Outside the temple there was a quiet side with an amazing fresco wall covered in a story that someone could probably spend a whole PhD thesis studying. You'd have to know the whole history of the wars and military campaigns mounted by the king who built this place, and learn about the equipment and battle strategies, and possibly individual generals. The whole length of that wall in row after row was covered by the pictorial story of soldiers and horses and elephants.
Below is a detail with a war elephant and a horse and some of the fallen soldiers. I think some of the bricks have been repaired or replaced, as they don't look the same as the others. I buy a couple of small pineapples from a vendor. They are pre-peeled and cored, and cut in a kind of spiral pattern so it's still in one piece, but easy to eat. I give one to the driver and eat one myself. It's incredibly sweet, not like the pineapples that come out of cans at home. We go for lunch. The menu offers "hold chicken" but I'm full of pineapple and just order a glass of cane sugar juice and some rice. The cane sugar juice is sweet, tastes like brown sugar, with a hint of of lime and coconut. It could believably be a Starburst candy flavour. I guess it's just not a very complex combination of esters.
While we are eating some French tourists just outside the restaurant are being besieged by child trinket vendors. "Une, deux, trois, quatre, cinq, six ..." the kids demonstrate, counting the postcards and waving their coconut shell bracelets. I wonder about the whole economy of the trinket vendors. They all have such similar wooden apsaras, silk scarves and wooden flutes in palm frond cases that it's not plausible that they are the result of independent artisans, even if they are all copying one another. Someone is coordinating the design, manufacture and distribution of these things. They're so cheap even at the tourist end, that the people who make them must get next to nothing for them. It is always more fun to buy things from the actual artist or his or her family. One man is selling rubbings that I do believe he has done himself, and I really like one, so I buy it. He gives me a palm frond tube to keep it in, and it keeps it safe all the way home.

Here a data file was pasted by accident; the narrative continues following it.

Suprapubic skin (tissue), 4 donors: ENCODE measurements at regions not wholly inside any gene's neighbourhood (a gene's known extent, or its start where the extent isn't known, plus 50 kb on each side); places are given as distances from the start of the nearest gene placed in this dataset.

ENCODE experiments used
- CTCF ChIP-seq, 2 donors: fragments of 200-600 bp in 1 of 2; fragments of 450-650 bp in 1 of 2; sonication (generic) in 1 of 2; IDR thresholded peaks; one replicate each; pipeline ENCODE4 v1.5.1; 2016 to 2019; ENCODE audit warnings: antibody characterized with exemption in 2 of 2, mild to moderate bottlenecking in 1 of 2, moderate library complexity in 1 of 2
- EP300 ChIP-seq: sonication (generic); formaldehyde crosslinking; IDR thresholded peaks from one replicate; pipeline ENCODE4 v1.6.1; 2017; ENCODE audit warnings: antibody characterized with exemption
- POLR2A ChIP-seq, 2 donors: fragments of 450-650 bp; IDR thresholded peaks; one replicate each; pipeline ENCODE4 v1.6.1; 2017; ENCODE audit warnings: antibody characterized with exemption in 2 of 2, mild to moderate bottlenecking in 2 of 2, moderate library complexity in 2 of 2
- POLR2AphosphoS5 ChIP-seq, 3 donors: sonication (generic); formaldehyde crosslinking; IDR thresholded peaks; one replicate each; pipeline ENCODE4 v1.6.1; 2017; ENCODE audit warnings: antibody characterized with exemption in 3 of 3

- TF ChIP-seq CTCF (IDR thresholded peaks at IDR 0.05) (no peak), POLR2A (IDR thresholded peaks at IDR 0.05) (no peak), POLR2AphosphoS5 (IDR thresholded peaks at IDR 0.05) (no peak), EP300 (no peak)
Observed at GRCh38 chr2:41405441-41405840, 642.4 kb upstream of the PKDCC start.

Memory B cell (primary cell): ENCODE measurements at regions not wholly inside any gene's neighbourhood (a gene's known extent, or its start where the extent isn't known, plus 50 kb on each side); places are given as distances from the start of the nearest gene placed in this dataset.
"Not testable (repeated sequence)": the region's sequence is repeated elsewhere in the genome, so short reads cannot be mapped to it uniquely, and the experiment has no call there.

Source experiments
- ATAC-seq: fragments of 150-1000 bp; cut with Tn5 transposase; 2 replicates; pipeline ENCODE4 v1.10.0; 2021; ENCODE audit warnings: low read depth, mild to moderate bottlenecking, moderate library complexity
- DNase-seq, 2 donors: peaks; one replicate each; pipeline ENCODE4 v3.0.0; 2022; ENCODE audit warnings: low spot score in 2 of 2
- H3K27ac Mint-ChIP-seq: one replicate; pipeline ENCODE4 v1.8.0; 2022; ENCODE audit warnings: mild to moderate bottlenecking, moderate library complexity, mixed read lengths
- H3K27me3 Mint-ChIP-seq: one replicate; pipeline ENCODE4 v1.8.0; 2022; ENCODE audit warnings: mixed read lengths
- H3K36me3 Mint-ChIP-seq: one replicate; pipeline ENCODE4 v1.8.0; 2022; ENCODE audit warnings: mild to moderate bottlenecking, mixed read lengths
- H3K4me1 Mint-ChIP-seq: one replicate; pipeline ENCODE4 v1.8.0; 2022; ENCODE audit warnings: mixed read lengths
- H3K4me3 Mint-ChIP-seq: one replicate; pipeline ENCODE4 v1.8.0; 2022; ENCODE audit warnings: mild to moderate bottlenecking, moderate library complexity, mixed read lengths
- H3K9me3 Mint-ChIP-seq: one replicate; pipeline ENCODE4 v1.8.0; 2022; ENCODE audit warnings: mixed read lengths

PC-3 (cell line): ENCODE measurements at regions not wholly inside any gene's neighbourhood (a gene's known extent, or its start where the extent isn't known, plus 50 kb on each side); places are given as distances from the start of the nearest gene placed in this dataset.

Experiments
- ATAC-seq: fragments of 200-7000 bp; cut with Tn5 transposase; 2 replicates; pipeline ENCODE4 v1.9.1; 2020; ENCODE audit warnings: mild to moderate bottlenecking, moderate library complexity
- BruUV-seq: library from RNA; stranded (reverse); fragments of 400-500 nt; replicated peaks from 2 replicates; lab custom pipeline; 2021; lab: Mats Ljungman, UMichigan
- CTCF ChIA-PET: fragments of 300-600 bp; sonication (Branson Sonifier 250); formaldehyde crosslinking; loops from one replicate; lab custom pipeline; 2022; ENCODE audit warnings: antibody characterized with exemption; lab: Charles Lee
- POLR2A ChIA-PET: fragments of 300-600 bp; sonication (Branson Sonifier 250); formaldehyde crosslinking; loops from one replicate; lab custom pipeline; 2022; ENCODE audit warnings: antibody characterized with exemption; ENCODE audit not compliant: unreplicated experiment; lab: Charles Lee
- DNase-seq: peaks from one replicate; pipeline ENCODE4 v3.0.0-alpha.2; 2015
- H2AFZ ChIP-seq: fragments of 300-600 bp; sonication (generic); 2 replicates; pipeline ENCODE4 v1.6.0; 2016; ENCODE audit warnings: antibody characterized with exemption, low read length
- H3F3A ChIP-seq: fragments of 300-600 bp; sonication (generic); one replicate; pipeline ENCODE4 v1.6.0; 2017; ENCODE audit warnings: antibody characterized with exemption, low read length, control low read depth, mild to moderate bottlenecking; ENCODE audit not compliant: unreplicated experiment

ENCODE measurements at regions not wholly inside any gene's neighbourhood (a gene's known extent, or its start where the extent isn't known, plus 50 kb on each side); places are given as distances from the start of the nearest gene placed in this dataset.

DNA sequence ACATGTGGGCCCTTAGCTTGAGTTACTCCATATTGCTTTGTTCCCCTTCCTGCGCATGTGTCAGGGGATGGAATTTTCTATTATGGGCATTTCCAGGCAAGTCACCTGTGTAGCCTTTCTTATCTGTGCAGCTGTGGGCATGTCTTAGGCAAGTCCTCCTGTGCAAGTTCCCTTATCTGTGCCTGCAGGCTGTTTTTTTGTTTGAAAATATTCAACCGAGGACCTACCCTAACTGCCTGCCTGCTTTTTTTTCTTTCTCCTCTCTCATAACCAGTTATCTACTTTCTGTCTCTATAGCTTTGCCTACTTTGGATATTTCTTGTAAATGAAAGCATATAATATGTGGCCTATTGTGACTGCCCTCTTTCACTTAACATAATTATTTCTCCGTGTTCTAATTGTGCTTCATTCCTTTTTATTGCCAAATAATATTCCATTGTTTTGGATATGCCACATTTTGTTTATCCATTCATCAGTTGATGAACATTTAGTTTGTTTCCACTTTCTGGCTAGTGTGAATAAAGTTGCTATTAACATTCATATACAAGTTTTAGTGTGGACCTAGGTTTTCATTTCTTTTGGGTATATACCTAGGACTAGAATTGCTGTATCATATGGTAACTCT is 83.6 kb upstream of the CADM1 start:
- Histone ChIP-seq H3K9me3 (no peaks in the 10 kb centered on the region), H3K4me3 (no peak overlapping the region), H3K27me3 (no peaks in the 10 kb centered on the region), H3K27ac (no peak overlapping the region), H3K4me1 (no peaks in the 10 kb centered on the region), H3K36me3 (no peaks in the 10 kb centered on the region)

By afternoon we have had enough of temples for a while and ask the tuk tuk driver to take us for a tour of the town. He offered one on the first day, before I asked to go to the temples. He takes us to a market, and we try to explain that we really don't want to go shopping, we'd like to see other sights. He takes us to another market and we struggle to explain. We'd rather see parks, famous buildings, a view of the river? What sights are there to see? He says there is a park and as we approach I see a tourist office and ask him to stop there. It's on the edge of the park, so we will go to the tourist office and then the park. The tourism staff are helpful and give us a map of town and some suggestions. I also ask them if there is a restroom here. That's the sort of thing one expects in a tourism office, but I don't see one. "Yes," he says, "behind my office," and gives me the key.
It's on the outside of the building. The floor and the toilet seat are wet, but not with urine. I assume it's just the humidity, but when I'm done I realize that there is no toilet paper and not that they are out of toilet paper, but that this is not a toilet paper using country. There is no bracket for a toilet paper dispenser, or anything. There is however a sprayer on a flexible hose, just like the one in a shower. I noticed these in the well-equipped toilets near the temples, but there there was also toilet paper and I assumed the sprayers were for cleaning or something. Now it dawns on me that they are cleaning me, and that the sprayed water everywhere is the result of similarly clueless tourists trying to use them. I now understand the prohibition sign that was posted in the temple toilets, and I have great sympathy for people who immigrate to Canada and are forced to figure out how to clean themselves with scraps of flimsy paper. It's not like you can ask, or that anyone will be able to explain it to you. I still have no idea how to do the job with a sprayer without getting water everywhere.